Doubleday £12.99

Before I Go to Sleep, By S J Watson

Dear diary: Is that a stranger in my bed, or have I lost my memory (again!)?

Before I Go to Sleep is the first novel by S J Watson, a former NHS worker who earned a place on the Faber Academy's "Writing a Novel"' course.

He may be unknown, at least for the moment, but his debut has already attracted well-known admirers. Ridley Scott bagged the film rights and has hired Rowan Joffe to direct. Lionel Shriver, Dennis Lehane and Sophie Hannah all give excellent blurb, as does Tess Gerritsen, who gushes: "Quite simply the best debut I've ever read."

Setting aside Gerritsen's apparent reservations about Dubliners, Catch-22 and The Catcher in the Rye, these endorsements propose Before I Go to Sleep as a blend of the popular and the literary. And so it proves, although Watson's commercial instincts are keener than his prose. The high concept goes like this: every morning Christine wakes up in an unfamiliar bed beside an unfamiliar man. Spotting his wedding ring, she assumes she got drunk the night before and surrendered to adulterous temptation. Christine thinks like a twenty-something party girl, so it comes as a shock when she looks in a mirror and sees a 47-year-old woman staring back.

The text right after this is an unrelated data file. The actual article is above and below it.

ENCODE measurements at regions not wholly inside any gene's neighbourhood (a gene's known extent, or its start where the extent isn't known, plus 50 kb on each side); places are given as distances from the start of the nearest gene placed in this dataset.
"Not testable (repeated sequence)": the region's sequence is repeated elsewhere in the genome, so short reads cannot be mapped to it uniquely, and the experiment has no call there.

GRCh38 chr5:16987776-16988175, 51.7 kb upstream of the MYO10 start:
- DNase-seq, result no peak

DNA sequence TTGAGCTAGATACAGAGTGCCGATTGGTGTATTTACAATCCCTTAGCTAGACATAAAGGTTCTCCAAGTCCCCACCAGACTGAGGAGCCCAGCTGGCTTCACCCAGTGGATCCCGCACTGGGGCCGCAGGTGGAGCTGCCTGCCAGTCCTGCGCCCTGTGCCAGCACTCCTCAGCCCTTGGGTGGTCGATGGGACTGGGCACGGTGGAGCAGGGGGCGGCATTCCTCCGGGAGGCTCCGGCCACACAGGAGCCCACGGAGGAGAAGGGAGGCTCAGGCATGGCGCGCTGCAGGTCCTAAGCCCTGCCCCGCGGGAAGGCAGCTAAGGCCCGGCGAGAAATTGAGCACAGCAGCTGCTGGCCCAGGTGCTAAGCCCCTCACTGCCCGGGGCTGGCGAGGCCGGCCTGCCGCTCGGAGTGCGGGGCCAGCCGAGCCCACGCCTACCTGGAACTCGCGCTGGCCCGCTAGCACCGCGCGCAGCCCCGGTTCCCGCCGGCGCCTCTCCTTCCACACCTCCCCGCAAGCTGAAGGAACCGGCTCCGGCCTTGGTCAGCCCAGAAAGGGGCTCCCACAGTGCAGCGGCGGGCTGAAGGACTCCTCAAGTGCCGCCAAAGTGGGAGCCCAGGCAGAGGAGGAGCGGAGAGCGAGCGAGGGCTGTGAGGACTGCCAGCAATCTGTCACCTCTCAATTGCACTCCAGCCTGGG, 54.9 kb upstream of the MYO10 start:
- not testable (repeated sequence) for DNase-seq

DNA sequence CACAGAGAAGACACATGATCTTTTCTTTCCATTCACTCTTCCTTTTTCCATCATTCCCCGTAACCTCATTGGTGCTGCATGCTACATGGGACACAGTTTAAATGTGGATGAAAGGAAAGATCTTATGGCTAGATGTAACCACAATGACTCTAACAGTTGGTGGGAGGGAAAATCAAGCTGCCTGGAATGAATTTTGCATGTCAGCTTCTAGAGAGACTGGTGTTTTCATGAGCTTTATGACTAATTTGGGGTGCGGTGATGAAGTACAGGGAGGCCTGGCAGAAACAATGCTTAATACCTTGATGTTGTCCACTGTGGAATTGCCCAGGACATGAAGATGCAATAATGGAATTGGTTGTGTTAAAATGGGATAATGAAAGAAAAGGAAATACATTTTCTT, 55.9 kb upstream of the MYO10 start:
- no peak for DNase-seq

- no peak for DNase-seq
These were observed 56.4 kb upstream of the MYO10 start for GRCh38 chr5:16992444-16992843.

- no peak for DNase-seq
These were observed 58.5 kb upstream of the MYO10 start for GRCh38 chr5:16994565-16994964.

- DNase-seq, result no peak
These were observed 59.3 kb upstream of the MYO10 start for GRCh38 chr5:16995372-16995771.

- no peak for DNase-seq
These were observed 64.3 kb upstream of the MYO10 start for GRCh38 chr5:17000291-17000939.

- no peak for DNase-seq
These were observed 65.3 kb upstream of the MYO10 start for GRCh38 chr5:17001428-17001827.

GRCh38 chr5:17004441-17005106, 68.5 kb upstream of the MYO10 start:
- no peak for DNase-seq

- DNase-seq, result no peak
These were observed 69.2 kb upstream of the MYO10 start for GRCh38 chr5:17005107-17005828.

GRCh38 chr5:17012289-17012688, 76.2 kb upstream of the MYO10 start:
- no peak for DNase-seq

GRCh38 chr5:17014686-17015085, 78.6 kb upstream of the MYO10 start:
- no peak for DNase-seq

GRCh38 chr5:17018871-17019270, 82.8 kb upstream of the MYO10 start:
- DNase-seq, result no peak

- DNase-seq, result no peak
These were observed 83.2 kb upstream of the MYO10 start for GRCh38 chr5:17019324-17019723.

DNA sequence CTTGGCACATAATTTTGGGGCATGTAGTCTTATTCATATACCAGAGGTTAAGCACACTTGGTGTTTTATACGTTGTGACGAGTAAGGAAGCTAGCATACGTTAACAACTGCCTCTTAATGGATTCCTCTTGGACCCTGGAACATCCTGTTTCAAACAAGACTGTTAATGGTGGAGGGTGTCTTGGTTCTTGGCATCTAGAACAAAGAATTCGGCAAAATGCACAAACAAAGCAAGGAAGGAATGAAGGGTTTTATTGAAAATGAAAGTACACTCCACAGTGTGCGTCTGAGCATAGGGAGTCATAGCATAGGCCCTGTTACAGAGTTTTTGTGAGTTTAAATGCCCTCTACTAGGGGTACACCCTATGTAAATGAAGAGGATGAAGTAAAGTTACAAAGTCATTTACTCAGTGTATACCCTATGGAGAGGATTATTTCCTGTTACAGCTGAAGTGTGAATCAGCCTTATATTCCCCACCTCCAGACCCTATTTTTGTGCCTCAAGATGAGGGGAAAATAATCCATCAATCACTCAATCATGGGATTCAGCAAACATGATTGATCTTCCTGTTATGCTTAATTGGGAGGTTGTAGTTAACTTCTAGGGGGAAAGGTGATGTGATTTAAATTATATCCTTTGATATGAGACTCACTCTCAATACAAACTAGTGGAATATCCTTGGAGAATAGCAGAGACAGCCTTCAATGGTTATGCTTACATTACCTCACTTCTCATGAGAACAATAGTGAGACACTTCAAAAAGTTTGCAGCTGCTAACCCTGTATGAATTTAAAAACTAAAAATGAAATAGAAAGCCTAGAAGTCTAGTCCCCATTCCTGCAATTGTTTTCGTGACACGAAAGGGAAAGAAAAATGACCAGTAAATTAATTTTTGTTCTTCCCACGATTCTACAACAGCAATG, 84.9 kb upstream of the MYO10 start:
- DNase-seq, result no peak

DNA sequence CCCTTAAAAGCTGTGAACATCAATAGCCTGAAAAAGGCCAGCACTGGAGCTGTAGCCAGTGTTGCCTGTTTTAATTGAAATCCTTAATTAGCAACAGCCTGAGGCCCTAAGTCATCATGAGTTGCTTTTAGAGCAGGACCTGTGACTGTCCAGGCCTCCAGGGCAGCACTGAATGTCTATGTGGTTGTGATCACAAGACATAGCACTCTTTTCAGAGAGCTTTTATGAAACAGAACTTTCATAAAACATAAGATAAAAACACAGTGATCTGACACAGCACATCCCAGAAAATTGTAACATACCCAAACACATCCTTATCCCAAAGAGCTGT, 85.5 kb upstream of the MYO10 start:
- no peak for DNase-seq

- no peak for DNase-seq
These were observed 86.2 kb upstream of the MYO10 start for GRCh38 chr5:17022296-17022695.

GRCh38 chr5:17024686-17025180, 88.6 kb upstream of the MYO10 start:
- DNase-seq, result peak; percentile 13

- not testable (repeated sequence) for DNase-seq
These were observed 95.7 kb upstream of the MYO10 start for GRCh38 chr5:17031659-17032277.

But she has not been on a two-decade bender. Instead, since a vaguely defined accident, she has had a faulty memory that deletes her history every 24 hours. The strange man in the bed introduces himself as Ben, her husband of 20 years. It is the first of many "revelations" Christine experiences on a daily basis: she has written a novel; given birth to a son, who was killed in Afghanistan; and she had an affair, which led to her accident. Guiding Christine through the fog is Dr Edmund Nash, a neuropsychologist. Having introduced himself each morning, he tells Christine to read her journal. Its first words are: "Don't trust Ben".